against President Robert Mugabe's government, including a travel ban on
Mugabe and other leading officials; the freezing of their assets in Europe;
and a ban on the sale of military equipment by EU members to Zimbabwe.

However, Geoffrey Van Orden, the British Conservative Party spokesman on
human rights in the European parliament said, "with elections in Zimbabwe
fast approaching, simply renewing existing EU sanctions will not send a
clear message to the regime that it must change for the better or face the

Back to the Top
Back to Index

Reporters without Borders

Four reporters for foreign news media harassed in runup to parliamentary

Reporters Without Borders today protested against a manhunt for a reporter
for foreign news media, Cornelius Nduna, and a 14 February police raid on
the Associated Press (AP) bureau in Harare in which Jan Raath, Tsvangirai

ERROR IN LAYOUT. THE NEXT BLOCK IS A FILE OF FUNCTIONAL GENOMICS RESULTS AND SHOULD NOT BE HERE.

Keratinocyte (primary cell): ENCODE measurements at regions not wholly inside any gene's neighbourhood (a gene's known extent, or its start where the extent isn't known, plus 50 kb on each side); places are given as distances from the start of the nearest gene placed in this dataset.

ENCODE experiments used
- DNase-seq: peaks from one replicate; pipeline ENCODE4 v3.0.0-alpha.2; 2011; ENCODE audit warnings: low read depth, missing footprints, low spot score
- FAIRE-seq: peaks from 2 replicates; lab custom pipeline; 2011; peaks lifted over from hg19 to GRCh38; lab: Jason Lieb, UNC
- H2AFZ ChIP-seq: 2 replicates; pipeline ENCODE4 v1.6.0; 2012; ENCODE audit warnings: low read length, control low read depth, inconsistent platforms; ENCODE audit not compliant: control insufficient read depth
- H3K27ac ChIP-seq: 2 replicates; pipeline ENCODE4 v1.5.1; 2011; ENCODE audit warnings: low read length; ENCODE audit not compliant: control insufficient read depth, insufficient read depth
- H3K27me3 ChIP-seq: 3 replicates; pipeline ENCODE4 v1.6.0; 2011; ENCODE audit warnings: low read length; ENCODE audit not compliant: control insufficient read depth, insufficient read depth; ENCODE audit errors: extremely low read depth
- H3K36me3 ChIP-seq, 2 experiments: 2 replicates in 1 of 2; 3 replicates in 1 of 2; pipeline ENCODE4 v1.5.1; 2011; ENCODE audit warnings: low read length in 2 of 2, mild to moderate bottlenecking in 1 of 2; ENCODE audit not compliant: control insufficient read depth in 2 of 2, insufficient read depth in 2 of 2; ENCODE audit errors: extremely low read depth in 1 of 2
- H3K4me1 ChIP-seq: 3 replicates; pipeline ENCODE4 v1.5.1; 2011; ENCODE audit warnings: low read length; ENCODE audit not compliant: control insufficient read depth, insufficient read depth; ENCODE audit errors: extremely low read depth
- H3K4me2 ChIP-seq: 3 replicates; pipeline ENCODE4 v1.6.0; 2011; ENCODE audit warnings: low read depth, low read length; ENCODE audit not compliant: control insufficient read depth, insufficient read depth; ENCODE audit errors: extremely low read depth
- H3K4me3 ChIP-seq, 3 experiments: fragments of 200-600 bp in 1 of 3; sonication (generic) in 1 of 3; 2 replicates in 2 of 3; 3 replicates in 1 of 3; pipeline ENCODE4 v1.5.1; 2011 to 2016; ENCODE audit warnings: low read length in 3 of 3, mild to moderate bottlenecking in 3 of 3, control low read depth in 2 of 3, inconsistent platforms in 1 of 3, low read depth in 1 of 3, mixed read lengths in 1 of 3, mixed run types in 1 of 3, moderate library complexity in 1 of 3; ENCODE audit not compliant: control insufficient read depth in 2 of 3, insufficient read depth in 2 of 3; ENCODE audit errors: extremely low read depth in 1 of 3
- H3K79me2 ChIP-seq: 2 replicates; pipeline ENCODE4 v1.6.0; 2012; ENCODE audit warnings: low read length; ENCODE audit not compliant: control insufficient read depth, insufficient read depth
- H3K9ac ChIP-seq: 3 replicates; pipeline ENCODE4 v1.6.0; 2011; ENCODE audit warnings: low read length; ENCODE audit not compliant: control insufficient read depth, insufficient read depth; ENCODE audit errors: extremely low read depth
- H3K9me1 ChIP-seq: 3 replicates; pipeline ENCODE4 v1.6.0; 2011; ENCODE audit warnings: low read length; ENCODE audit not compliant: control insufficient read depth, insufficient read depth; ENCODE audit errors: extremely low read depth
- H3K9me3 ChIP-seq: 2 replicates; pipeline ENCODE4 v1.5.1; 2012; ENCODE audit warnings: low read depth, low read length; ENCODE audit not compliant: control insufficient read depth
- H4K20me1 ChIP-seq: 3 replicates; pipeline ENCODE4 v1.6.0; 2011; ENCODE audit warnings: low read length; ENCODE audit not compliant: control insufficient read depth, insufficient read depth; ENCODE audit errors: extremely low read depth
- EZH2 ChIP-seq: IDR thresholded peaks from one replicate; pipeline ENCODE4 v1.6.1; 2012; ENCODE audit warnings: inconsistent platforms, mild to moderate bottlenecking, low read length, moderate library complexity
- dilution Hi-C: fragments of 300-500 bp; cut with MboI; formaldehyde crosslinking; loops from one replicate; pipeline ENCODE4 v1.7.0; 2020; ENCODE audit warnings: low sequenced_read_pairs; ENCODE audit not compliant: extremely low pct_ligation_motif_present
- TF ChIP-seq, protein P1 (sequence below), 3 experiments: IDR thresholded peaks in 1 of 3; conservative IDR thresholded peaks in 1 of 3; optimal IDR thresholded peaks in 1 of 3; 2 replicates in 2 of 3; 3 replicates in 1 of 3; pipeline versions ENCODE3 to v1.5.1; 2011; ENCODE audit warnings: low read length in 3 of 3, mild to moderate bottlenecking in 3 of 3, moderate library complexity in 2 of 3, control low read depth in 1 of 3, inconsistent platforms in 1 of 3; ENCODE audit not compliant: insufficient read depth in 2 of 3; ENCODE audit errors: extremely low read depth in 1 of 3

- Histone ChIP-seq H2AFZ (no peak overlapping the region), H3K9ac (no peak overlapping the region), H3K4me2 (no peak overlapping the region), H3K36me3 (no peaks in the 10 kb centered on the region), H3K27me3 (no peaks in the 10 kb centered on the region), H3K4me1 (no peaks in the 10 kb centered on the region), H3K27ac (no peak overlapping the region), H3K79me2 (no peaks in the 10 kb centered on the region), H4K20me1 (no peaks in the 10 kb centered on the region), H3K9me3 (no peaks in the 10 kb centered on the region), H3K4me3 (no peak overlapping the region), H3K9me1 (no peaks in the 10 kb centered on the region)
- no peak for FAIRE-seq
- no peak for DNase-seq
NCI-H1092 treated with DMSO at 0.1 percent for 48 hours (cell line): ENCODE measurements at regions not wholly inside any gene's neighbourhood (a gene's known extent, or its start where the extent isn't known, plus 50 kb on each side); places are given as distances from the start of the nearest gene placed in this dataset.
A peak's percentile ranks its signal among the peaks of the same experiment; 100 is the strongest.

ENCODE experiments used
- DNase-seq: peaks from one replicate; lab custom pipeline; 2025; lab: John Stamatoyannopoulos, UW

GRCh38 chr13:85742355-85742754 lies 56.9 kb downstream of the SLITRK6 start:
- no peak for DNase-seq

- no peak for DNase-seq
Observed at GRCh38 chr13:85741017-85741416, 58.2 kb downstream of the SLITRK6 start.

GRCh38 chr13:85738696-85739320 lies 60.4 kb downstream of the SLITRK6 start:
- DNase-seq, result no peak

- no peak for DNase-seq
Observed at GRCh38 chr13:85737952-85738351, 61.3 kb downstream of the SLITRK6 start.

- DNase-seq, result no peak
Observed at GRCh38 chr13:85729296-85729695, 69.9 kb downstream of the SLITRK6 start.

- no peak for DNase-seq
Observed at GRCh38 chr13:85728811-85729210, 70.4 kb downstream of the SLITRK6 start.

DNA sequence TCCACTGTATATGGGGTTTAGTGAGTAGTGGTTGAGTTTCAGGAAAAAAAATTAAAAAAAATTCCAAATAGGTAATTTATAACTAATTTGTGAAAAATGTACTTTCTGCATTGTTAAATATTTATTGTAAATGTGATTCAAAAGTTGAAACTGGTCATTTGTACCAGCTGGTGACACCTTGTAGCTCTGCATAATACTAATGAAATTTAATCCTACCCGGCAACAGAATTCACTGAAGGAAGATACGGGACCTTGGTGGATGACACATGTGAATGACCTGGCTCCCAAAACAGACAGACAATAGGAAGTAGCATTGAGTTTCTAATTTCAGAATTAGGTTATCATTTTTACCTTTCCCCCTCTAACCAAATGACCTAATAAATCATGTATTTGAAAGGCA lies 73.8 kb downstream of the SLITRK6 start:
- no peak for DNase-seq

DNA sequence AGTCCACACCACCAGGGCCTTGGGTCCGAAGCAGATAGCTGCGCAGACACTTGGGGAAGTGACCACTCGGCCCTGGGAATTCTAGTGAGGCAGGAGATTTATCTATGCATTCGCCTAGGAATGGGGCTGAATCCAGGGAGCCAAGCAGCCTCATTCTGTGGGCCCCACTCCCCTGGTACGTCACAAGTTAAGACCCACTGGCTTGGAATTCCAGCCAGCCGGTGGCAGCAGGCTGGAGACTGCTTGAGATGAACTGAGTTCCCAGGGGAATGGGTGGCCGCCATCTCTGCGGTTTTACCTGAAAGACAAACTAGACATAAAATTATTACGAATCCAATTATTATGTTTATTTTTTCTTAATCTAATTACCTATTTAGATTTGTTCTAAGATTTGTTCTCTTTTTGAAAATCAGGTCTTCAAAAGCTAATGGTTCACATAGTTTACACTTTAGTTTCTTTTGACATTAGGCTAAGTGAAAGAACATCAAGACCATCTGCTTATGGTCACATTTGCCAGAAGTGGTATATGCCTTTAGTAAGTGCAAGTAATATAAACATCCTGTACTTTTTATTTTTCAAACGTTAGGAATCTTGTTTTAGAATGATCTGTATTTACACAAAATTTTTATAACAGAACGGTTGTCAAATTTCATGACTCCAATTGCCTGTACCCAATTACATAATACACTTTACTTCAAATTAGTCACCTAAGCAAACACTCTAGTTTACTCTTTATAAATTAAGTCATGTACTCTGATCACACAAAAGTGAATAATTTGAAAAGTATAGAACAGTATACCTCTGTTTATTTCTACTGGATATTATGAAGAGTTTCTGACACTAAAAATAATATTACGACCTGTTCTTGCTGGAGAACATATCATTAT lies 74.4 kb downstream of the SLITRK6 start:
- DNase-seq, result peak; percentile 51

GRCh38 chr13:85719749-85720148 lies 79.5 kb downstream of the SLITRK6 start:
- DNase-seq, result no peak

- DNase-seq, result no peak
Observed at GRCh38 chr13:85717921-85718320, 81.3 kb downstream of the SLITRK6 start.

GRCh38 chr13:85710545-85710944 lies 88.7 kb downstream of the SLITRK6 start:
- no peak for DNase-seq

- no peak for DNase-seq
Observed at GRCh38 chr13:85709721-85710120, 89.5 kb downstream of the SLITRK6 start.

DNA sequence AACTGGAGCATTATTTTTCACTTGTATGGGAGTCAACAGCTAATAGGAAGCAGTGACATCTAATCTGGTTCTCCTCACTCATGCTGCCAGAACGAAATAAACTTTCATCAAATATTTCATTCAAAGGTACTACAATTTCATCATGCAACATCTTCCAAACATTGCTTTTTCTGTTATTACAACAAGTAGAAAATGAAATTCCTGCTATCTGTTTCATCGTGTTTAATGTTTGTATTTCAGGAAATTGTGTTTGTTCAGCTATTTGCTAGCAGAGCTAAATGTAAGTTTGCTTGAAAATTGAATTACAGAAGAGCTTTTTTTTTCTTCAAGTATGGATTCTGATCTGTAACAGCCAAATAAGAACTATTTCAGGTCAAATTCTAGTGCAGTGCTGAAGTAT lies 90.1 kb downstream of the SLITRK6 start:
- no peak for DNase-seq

Mkwazhi and Angus Shaw - all stringers for the AP and other foreign media -
were threatened with arrest on spying charges.

"The government has once again shown that it likes to treat journalists as
enemies of the state, this time just six weeks before parliamentary
elections," the press freedom organizations said. "This paranoid behaviour
in which the foreign press is routinely accused of spying for western
countries is disgraceful and unacceptable at a time when Zimbabwe is meant
to conform with the Southern Africa Development Community's (SADC)
democratic criteria."

The manhunt for Nduna, who strings for several foreign newspapers and news
agencies, was launched a week ago by the Central Intelligence Organisation
(CIO), Zimbabwe's secret police. Failing to find him at his office, the CIO
suspects he skipped the country with two "very sensitive" video cassettes
that could be dangerous for the government if they fall into "enemy" hands,